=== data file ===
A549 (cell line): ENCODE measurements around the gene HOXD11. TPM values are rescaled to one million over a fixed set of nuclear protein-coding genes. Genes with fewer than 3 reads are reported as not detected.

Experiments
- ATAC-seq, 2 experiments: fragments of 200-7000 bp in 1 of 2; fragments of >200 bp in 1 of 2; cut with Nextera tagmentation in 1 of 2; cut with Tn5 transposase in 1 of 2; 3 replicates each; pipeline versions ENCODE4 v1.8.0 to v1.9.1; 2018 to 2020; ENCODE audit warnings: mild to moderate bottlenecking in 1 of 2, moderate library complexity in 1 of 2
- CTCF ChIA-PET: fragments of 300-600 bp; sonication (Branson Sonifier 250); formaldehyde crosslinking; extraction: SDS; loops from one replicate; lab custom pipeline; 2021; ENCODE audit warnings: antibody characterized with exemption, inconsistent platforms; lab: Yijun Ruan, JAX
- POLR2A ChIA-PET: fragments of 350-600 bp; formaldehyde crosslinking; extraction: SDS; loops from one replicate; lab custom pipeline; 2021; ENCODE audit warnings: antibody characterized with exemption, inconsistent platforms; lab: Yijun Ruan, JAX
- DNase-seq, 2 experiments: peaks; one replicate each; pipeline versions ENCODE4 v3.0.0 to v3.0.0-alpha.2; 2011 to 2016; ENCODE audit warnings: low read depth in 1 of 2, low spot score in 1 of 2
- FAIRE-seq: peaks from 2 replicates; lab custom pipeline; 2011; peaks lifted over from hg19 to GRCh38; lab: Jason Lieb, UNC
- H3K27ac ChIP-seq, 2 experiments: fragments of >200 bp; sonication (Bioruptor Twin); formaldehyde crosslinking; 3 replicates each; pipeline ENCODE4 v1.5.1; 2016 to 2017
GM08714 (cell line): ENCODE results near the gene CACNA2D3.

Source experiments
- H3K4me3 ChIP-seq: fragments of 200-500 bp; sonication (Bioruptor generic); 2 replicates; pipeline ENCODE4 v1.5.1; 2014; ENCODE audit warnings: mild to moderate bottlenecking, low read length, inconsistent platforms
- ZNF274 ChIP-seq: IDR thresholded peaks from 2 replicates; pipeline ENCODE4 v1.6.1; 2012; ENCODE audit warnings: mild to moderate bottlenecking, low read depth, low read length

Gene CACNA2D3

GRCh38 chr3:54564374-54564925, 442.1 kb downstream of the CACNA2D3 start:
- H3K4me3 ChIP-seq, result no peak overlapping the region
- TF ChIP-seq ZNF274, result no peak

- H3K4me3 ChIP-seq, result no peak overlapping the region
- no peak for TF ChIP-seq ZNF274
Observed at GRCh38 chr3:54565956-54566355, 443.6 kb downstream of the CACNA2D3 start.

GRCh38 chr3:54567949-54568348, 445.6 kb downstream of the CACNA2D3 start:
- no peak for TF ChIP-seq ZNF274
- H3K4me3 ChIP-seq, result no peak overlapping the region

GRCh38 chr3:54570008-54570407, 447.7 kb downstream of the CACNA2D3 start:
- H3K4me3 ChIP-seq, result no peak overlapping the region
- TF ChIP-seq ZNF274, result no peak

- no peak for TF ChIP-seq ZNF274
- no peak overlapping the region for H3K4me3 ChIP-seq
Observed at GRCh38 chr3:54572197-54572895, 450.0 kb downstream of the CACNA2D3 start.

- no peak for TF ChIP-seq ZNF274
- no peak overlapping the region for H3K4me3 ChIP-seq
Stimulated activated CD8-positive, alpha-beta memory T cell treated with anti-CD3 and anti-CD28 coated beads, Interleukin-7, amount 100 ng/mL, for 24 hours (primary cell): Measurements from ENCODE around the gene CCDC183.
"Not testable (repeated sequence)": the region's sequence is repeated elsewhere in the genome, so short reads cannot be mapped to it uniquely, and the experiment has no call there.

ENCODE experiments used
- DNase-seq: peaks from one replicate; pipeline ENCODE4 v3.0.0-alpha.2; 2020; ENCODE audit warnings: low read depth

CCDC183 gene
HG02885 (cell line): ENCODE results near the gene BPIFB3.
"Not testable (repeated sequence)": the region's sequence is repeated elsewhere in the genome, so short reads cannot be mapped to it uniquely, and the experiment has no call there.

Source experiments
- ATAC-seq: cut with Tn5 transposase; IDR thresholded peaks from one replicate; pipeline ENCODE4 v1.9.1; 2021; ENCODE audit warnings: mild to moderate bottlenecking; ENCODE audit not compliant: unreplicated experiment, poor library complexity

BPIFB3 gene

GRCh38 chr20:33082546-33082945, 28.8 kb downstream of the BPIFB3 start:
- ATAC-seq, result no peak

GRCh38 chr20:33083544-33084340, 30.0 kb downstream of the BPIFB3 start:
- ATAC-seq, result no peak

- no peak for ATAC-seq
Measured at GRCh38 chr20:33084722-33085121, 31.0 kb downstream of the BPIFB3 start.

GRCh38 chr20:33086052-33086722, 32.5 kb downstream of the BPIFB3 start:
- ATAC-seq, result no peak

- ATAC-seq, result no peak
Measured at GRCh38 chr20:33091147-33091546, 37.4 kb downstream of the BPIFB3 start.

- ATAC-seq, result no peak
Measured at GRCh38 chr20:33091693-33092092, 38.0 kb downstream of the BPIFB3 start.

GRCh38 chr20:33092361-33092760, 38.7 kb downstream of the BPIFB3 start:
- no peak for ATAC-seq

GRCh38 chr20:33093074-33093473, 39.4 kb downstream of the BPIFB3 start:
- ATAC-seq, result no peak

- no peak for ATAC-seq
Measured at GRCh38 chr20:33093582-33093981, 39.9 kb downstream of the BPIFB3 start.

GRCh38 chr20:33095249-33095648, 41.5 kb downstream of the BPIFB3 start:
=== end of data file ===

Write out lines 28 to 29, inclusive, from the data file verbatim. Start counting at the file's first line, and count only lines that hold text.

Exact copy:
Observed at GRCh38 chr3:54572197-54572895, 450.0 kb downstream of the CACNA2D3 start.

- no peak for TF ChIP-seq ZNF274